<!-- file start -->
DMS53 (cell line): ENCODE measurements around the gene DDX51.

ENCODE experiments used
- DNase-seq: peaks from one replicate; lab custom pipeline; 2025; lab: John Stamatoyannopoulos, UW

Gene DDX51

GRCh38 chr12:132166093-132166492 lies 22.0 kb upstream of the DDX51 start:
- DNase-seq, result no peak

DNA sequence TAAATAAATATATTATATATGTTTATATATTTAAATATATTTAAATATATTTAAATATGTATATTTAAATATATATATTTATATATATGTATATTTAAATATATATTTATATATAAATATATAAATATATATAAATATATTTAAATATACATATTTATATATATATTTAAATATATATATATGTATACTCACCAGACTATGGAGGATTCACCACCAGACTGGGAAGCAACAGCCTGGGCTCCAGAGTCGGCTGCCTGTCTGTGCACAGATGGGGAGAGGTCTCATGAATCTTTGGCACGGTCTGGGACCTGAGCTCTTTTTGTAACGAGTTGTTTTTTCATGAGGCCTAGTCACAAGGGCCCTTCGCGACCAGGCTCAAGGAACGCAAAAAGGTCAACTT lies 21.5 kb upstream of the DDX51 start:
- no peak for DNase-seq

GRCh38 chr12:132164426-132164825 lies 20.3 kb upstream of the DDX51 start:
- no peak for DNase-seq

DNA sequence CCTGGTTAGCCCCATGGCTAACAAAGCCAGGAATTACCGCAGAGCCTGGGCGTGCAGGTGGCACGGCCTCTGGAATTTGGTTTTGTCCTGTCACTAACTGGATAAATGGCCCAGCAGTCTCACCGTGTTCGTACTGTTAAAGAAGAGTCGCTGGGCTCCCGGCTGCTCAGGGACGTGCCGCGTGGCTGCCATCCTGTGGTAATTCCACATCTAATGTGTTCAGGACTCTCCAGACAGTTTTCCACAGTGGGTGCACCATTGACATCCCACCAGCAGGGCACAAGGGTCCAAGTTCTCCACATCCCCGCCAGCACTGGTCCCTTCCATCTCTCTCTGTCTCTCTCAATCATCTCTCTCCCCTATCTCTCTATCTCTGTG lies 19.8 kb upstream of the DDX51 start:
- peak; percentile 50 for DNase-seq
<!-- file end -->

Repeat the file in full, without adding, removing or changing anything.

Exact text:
DMS53 (cell line): ENCODE measurements around the gene DDX51.

ENCODE experiments used
- DNase-seq: peaks from one replicate; lab custom pipeline; 2025; lab: John Stamatoyannopoulos, UW

Gene DDX51

GRCh38 chr12:132166093-132166492 lies 22.0 kb upstream of the DDX51 start:
- DNase-seq, result no peak

DNA sequence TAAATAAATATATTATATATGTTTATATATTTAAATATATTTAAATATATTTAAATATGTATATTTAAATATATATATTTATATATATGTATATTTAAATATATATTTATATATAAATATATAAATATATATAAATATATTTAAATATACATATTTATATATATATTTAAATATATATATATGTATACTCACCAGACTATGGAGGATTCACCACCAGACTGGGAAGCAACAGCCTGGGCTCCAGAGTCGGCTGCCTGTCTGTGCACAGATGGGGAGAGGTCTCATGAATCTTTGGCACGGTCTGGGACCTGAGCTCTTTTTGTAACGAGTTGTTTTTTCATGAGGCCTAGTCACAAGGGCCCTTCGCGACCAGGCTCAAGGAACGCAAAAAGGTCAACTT lies 21.5 kb upstream of the DDX51 start:
- no peak for DNase-seq

GRCh38 chr12:132164426-132164825 lies 20.3 kb upstream of the DDX51 start:
- no peak for DNase-seq

DNA sequence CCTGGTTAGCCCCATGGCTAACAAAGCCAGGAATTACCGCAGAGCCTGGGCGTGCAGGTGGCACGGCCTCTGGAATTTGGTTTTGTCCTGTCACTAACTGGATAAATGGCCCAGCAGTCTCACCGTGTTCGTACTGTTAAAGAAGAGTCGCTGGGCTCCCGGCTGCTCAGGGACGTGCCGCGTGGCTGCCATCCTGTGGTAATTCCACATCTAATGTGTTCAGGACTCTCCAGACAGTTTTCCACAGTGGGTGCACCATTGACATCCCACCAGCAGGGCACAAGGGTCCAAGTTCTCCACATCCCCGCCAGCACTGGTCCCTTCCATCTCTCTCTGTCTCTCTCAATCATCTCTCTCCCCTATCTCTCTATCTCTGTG lies 19.8 kb upstream of the DDX51 start:
- peak; percentile 50 for DNase-seq